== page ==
Solar panels would suck up all the energy from the Sun

Discussion in 'World Events' started by Plazma Inferno!, Dec 14, 2015.

  1. billvon Valued Senior Member

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    Oh, so you just plain think the reporter's lying, because you want him to be. In that case, you can believe whatever you like.
     
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  3. billvon Valued Senior Member

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    No one is talking about storing old fire trucks (or old solar panels.) We are talking about banning working solar panels or working fire departments from a town because someone thinks they might cause cancer. In both cases, that is a poor decision based on ignorance.
    Doesn't matter. Some people believe they do - and to them, that's all they care about. Should we congratulate them on making their own decisions, or tell them that they should learn more about vaccines?
     
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  5. spidergoat Valued Senior Member

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    You are correct that most of the hazardous materials are only involved in the manufacture of solar panels, however, they do contain lead solder, and there is a valid concern about end of life cycle disposal, the same as with other electronics like computers.
     
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  7. DaveC426913 Valued Senior Member

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    You attack the arguer, not the argument. A strong indicator that you have no valid response to it.

    The reporter is demonstrably biased.
     
  8. Jeeves Valued Senior Member

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    And are all electronics, therefore, banned from this town? Probably not' probably, some arrangement has been made for their safe disposal. Same or similar arrangements can be extended to the solar panels.
    Now, is everybody happy?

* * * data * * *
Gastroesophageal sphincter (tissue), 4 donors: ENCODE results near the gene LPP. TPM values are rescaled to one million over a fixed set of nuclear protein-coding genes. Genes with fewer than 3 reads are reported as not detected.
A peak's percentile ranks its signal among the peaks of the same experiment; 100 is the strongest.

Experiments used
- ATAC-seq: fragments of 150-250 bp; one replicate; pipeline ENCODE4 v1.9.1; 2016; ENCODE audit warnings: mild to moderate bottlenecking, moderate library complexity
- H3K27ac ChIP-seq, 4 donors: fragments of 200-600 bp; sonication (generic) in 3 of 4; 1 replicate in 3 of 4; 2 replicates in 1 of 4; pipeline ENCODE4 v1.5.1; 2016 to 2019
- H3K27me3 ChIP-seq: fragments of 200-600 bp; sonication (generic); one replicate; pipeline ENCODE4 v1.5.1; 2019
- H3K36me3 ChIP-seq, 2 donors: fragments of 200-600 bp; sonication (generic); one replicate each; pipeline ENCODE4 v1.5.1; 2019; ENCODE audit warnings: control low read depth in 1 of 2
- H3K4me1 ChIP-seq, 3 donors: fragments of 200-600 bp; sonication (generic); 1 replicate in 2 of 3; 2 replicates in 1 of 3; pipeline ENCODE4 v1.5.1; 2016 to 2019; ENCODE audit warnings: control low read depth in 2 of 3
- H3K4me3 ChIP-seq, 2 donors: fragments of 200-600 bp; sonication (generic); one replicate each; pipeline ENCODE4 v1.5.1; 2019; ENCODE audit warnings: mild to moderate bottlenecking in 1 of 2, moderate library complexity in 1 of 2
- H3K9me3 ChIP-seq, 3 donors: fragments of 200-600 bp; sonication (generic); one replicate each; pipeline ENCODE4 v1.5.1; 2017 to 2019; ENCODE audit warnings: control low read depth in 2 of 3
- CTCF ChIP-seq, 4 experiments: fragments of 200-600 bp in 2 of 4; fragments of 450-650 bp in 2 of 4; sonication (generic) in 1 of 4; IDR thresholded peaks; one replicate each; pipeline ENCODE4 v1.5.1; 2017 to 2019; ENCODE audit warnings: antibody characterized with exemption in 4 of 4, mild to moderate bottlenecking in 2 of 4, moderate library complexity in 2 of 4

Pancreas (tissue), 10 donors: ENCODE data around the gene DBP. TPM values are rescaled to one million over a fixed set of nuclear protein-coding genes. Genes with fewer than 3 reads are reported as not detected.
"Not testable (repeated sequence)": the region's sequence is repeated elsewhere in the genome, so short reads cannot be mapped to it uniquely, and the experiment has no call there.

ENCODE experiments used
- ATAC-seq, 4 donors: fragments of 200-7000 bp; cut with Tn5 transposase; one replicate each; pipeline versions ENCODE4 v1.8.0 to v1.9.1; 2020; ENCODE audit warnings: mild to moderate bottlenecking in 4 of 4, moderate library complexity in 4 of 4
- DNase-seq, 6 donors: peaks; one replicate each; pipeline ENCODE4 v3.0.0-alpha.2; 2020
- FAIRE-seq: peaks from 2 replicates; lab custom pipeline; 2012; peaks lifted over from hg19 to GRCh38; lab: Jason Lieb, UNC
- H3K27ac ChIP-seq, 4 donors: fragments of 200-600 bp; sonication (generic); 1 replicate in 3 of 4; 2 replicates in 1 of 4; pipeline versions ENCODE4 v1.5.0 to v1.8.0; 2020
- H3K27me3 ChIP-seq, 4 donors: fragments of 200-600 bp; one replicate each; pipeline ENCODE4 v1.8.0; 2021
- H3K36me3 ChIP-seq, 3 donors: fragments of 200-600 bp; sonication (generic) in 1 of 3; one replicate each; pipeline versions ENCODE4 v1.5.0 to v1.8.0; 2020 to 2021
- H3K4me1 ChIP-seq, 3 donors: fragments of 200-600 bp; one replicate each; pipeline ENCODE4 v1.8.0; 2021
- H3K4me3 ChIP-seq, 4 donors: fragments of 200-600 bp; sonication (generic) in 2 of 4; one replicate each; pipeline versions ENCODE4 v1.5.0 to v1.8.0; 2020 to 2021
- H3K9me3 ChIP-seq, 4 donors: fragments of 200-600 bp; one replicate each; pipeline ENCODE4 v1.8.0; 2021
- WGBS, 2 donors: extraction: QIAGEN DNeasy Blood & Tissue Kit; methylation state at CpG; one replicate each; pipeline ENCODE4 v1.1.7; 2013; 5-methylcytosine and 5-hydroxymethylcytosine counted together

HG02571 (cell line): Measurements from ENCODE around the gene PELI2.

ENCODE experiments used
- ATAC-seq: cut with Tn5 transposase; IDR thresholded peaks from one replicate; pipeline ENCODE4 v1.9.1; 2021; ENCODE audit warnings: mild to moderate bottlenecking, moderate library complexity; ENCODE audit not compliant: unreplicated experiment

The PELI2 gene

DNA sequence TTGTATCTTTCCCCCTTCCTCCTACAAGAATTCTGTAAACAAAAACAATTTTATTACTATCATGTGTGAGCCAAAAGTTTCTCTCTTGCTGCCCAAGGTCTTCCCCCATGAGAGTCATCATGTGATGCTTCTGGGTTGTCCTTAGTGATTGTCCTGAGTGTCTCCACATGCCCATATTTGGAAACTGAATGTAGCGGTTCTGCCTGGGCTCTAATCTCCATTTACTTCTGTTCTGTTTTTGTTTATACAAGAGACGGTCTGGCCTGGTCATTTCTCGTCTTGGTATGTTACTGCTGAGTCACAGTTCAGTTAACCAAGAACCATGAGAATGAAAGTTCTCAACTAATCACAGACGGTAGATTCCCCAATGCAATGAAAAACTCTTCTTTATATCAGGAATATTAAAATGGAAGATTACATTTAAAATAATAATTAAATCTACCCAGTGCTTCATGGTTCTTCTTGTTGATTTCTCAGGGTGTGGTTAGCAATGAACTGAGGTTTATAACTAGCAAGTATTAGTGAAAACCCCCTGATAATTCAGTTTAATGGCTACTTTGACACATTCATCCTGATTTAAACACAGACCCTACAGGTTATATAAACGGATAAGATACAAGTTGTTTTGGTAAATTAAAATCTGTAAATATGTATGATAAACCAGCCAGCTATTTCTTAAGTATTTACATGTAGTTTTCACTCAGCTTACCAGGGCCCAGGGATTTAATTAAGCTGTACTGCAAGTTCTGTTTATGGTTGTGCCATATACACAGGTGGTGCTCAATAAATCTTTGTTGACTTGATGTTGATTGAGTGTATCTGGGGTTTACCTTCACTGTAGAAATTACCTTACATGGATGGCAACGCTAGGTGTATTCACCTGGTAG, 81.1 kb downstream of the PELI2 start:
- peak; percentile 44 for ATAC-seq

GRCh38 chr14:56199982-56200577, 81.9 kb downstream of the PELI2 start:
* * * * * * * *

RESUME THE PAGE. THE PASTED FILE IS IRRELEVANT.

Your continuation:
9. Edont Knoff Registered Senior Member

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    Somewhere else I read a discussion that low-efficiency solar panels heat up more than the average ground because they are darker, so they are effectively warming the area. If the efficiency of the cells raises above 30% (I don't think there are cells like that existing yet?), the amount os sunlight converted to elecric power is great enough, that the cells beomce cooler than the average ground, even that they are very dark.

    But the claim that cells suck up more solar power than radiation hitting the area of the cell just shows complete ignorance of how solar cells work.
     
  10. Yazata Valued Senior Member

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    A large industrial scale solar-power project is just like any other large industrial project when it comes to it's impact on a local area. There are going to be environmental impacts, land use impacts, economic impacts and all kinds of concerns. I mean there's a reason why these things aren't being placed in urban open-space reserves and green-belts near the urban populations that they will serve. Any attempt to do that would doubtless cause politically-connected environmental activists to have consternation fits.

    But rural populations aren't typically politically-connected, so there's a sense in which their opinions don't count as much. Urban elites already perceive rural people as ignorant yokels who marry their sisters, as 'little-people' whose concerns needn't be taken seriously. The kind of "news reporting" that we see here, and the negative stereotypes that the "journalist" is seemingly trying to promote, only increase those inaccurate perceptions.

    Rural people are well aware of how the urban elites perceive them. I expect that many of them resent the elites trying to place something that the elites wouldn't want near their own homes in communities considered less important and more expendable.

    If the project needs local government approval in order to proceed, it is entirely reasonable for local citizens to publicly raise the question of what the impacts are likely to be on their community.

    If the project promises all kinds of benefits, who will enjoy those benefits? The owners of the plant? The urban residents who will use the power it generates? The environmental activists who get to screech, "It's Green! It's Saving the Planet!"

    Will any of the more tangible benefits ever trickle down to the community that has to actually put up with the thing?

    I'm inclined to think that the locals should try to drive a hard bargain, refusing to allow the thing in their jurisdiction unless they think that it's in their interest to welcome it. My sympathies are with them.
     
    Last edited: Dec 17, 2015
  11. Bells Staff Member